The outcome of the reforms has been an economy which is modern and flourishing in parts. The tourist business has been growing quite fast, and many of the privatised hotels have been refurbished and are being run by more efficient and motivated staffs. The stock market and the market for debt have been transformed and there are signs of change in the banking sector - led by the fast spread of automatic teller machines. The country’s privatised gasoline stations are being refurbished; many have attached to themselves rather good restaurants. There has been an extraordinary spread of private telephone kiosks offering domestic and international calls. Some big cash and carry supermarkets have opened in the outskirts of Casablanca and Rabat. A small private airline, Regional Airlines, has been established, in the face of some resistance from Royal Air Maroc.

This is in no sense a complete list. There are changes underway in most of the companies that have been privatised and there are a few

towns, such as Berrechid south of Casablanca, that are growing fast - mostly under the stimulus of foreign companies investing in factories to produce relatively simple products for the Moroccan market. But what is striking about the areas of visible growth is that they are quite isolated. There are no very obvious links between the stock market, tourism, telephone kiosks, gasoline stations and foreign owned factories. One cannot identify broad economic sectors or big geographical regions that are expanding fast.

Overall Moroccan growth remains disappointingly low. If agriculture and closely related sectors are removed from the calculation the average figure for growth in the mid- and later 1990s is 3.5 per cent. If agriculture is included the figure falls to some 2/2.5 per cent. Meanwhile the population, about 28 million, is growing by 1.9 per cent a year. Unemployment is 19 per cent, and up to 35 per cent among urban youth aged 15 to 25. In a successful developing economy one would expect investment by the private sector to be growing by 12-15 per cent a year; in Morocco recently it has been growing by only 4 or 5 per cent. Businessmen say they have not been able to find attractive opportunities. There is a lack of confidence.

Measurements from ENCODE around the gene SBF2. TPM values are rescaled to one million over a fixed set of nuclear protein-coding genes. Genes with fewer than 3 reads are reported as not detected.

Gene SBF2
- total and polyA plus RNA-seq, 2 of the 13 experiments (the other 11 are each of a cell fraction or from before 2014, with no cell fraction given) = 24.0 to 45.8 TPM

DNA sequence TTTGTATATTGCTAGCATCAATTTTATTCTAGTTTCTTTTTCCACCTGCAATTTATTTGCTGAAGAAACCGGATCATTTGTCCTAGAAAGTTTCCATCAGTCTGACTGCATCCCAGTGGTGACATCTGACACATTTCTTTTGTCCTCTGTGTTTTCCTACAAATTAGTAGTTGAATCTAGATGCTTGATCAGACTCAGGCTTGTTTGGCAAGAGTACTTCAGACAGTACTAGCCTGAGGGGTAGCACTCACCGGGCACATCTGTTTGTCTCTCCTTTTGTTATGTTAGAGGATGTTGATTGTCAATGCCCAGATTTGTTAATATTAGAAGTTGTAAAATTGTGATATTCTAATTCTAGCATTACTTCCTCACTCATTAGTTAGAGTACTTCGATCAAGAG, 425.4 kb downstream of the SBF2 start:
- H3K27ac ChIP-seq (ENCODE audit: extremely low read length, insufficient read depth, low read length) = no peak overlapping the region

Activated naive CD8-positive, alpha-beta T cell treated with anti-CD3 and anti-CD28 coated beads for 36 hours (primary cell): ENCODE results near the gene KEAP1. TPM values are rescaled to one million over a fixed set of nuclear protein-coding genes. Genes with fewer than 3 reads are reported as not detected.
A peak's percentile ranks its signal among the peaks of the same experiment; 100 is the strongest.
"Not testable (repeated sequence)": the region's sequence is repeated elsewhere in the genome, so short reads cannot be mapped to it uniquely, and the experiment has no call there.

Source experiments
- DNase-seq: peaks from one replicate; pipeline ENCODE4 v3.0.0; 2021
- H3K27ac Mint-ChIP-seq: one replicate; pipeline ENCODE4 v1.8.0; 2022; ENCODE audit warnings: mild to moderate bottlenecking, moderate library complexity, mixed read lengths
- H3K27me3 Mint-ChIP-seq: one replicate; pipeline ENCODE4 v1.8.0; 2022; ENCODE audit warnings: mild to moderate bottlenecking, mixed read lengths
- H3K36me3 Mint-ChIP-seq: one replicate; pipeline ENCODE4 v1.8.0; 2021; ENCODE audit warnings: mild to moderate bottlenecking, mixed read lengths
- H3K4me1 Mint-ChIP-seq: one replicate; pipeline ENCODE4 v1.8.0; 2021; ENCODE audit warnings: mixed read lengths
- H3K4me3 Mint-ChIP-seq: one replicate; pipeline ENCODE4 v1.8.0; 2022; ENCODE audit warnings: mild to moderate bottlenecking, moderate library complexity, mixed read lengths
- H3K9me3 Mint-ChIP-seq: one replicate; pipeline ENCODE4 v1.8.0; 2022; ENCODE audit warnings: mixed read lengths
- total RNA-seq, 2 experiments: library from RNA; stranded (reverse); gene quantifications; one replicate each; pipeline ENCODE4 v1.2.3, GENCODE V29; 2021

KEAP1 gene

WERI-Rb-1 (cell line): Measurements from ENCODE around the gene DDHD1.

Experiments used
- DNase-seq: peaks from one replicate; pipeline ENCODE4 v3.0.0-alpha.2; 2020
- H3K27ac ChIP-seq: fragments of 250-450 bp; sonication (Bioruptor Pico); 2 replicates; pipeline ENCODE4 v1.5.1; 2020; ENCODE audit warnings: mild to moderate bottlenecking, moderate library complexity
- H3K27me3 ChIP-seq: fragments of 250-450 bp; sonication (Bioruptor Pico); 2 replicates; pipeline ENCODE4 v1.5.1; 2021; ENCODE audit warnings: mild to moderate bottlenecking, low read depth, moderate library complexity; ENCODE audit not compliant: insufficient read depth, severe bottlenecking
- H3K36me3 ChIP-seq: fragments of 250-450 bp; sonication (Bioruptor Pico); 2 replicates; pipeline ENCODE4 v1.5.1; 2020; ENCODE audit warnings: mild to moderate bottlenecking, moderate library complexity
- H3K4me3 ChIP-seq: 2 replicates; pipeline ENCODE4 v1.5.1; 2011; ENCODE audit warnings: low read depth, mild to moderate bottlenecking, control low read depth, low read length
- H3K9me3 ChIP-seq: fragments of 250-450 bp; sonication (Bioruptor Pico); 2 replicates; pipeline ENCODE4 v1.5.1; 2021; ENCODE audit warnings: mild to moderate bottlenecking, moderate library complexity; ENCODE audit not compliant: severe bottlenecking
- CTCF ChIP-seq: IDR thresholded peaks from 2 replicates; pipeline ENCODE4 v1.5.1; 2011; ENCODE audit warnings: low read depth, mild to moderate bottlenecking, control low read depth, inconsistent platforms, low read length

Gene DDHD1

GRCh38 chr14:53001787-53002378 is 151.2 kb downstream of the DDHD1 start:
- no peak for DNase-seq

Likewise foreign direct investment has grown slowly. In 1988-90 it was in the range of $100-200m and in 1995, 1996 and 1998 it was still only $400-450m. Two years, 1997 and 1999, saw exceptional inflows of over $1bn caused by three particularly big projects/privatisations.

Companies that have invested in Morocco have mostly found the process slow and difficult. They have encountered massive bureaucracy. Moroccan law governing commercial transactions sets out more stages and demands many more documents, stamps and signatures than would be needed in the Anglo-Saxon world or in most European countries. There is a general requirement that documents and signatures be legalised. In the lower parts of the bureaucracy, and in many parts at a higher level, there is pervasive corruption. Officials demand to be paid not just to help companies take short cuts through the bureaucratic maze, but to carry out their proper duties and not put a company’s papers at the bottom of the pile on their desk.

Many companies report they have a general sense that, whatever they say, the government and bureaucracy are not very welcoming to foreign investment. Officials accept it is a necessity, but in their hearts they do not really like it. They would feel more at home in the old world of state ownership, controls and import substitution. Few seem to understand that new investment creates additional GDP and makes society as a whole richer. They do not see that in trying to encourage foreign investment Morocco is competing with two other Arab countries, Tunisia and Egypt, eastern Europe, south and east Asia and development areas within the EU. Nor do they see that if the country is to get companies to come to it, it has to make itself at least as attractive as these other places - and that this is as much a matter of attitudes, and of the system of administration, as of tax breaks and investor incentives.